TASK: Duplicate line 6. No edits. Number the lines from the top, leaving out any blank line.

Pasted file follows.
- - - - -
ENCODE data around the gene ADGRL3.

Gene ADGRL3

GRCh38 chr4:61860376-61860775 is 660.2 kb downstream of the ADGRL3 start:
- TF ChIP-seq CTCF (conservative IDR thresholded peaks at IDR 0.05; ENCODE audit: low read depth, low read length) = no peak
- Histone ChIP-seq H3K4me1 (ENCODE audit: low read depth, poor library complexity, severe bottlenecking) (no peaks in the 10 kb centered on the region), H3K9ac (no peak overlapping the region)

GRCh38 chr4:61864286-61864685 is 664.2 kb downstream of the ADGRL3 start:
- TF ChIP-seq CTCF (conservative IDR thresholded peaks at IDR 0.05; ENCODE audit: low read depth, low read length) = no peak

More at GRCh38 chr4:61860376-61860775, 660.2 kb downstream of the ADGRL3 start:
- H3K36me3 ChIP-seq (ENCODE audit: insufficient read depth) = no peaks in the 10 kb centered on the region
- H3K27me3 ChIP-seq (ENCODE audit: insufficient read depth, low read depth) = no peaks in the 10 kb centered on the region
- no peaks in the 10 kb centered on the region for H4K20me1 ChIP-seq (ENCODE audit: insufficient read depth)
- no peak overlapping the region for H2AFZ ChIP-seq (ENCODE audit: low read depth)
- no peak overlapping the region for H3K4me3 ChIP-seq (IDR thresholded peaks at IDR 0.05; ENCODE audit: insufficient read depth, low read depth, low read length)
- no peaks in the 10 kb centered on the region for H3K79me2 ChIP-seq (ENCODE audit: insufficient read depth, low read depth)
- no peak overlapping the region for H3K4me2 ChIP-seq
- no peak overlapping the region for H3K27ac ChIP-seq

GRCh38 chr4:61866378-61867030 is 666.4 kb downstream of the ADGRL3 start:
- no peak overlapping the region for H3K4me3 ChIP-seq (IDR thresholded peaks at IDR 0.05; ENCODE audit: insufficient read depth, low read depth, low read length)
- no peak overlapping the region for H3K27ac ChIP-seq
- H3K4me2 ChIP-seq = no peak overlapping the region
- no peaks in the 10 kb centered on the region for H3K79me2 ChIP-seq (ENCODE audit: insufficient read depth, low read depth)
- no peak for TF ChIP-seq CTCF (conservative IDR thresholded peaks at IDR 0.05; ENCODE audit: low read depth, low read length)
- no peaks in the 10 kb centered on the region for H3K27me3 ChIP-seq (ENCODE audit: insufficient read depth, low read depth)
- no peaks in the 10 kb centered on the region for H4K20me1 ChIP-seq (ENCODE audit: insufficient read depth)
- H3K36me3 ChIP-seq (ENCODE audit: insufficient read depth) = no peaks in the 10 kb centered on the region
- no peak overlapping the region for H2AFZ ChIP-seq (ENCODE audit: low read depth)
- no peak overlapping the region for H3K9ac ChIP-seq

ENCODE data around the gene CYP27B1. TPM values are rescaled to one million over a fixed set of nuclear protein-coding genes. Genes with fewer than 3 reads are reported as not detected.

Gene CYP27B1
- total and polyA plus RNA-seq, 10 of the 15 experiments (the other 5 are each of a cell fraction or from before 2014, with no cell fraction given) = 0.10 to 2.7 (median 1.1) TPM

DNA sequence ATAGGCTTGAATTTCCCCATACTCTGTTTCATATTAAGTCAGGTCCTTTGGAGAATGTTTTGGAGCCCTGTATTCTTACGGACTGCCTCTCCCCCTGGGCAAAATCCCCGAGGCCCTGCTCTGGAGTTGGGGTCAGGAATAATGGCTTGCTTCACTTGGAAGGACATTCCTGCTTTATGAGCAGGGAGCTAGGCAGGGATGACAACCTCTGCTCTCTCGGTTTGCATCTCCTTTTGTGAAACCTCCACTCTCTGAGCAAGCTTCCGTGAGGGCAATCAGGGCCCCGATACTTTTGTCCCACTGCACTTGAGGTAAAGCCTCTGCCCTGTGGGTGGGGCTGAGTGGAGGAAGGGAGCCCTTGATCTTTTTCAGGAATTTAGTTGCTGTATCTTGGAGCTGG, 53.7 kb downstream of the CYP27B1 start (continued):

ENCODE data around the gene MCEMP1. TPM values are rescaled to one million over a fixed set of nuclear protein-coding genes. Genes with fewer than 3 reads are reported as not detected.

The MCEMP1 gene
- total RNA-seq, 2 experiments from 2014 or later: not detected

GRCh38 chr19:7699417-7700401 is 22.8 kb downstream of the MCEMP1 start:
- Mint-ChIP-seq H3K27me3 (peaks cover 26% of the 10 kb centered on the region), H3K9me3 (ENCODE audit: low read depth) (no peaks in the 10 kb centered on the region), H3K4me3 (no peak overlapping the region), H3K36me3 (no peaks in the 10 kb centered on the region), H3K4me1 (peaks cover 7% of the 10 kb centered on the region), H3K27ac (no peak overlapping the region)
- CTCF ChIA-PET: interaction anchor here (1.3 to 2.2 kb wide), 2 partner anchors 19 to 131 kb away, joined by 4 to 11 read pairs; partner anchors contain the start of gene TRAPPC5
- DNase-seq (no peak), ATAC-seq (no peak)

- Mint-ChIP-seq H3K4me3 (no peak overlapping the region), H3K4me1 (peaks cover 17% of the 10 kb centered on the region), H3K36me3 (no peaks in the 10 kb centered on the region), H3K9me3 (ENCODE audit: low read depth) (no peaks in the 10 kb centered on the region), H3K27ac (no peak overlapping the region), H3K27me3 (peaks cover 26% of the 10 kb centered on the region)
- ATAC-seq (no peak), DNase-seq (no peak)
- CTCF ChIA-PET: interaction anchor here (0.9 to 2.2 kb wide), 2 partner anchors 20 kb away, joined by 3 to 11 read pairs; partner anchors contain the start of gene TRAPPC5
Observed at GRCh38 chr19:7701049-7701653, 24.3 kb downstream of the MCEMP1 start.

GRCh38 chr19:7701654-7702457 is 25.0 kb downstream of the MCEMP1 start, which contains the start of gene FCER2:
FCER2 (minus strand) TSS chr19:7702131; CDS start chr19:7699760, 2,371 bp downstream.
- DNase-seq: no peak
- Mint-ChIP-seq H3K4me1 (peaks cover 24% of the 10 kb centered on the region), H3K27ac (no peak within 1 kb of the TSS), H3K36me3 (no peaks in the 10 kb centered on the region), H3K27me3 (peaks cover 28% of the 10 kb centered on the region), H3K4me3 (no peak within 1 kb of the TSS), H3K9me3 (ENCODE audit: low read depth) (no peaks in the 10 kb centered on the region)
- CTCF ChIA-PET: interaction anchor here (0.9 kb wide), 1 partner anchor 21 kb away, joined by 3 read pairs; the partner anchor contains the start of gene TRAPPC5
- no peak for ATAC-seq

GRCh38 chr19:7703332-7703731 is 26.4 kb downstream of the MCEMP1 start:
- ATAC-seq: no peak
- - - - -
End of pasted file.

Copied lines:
GRCh38 chr4:61864286-61864685 is 664.2 kb downstream of the ADGRL3 start: